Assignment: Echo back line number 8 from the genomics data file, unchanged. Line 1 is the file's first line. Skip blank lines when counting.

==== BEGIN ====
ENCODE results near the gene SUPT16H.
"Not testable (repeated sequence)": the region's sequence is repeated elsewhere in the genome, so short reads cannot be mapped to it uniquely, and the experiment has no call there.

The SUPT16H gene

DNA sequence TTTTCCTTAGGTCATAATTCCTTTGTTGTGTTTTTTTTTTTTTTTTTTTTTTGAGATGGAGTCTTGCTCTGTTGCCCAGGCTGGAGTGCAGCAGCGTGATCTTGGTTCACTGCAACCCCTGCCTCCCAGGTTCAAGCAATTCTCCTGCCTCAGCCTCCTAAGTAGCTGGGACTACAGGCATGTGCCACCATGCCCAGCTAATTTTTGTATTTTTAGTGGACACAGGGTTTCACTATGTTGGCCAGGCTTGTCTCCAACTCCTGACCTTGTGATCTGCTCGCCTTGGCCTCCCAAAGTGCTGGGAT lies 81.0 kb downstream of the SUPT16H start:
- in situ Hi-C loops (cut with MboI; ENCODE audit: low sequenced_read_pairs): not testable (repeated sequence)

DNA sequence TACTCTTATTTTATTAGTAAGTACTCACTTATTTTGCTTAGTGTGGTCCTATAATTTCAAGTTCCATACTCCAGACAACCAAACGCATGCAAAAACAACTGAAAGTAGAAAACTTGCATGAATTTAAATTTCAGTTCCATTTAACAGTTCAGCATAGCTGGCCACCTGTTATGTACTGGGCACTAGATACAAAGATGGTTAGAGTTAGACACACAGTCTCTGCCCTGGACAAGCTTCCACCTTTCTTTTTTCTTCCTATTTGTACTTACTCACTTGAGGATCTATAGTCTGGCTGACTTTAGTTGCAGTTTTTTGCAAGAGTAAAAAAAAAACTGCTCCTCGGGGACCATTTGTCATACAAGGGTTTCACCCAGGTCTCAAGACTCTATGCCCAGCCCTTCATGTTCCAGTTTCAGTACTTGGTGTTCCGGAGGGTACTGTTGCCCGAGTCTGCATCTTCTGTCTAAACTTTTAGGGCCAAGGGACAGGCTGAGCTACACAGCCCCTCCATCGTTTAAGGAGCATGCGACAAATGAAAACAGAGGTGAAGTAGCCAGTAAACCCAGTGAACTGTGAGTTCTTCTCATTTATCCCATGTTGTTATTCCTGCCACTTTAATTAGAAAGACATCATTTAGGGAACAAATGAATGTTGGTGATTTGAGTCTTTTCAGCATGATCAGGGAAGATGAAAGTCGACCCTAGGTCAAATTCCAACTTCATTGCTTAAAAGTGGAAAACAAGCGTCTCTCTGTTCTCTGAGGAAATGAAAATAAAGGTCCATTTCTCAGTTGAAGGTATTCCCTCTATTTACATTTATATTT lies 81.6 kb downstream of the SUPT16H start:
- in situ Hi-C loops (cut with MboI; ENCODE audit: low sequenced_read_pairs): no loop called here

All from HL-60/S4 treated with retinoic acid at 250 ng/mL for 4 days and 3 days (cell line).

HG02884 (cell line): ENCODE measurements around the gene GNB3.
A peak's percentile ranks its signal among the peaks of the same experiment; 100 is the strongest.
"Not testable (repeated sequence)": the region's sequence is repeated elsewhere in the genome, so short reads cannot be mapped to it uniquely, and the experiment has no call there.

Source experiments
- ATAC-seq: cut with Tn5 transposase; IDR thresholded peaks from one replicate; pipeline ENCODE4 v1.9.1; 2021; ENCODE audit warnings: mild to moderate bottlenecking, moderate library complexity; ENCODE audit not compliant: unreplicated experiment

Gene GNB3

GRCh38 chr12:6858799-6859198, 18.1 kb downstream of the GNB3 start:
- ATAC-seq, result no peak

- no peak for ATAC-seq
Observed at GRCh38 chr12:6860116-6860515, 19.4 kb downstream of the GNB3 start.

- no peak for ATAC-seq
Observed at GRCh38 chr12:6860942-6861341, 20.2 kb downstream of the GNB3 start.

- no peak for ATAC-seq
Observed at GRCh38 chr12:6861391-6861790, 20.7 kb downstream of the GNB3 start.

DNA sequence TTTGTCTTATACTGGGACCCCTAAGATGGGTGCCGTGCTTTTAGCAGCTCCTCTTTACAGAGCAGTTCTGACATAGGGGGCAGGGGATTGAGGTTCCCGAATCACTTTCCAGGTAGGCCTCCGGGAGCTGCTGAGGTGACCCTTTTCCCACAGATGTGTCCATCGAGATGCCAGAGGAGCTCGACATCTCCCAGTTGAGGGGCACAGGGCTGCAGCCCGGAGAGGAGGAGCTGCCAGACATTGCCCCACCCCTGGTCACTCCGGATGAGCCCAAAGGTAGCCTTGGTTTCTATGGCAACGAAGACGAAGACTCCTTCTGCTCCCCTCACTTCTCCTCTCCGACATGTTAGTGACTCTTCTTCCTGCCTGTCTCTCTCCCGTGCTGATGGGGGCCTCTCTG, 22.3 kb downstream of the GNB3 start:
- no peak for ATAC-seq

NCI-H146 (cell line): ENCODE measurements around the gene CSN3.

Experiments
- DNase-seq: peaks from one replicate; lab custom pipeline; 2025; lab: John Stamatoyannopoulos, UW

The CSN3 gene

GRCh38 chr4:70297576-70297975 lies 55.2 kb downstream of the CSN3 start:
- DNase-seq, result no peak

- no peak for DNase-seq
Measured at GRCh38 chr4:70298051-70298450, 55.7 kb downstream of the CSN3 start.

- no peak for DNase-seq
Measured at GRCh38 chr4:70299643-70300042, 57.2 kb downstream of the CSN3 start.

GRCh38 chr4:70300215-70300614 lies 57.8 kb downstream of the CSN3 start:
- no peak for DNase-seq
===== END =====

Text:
All from HL-60/S4 treated with retinoic acid at 250 ng/mL for 4 days and 3 days (cell line).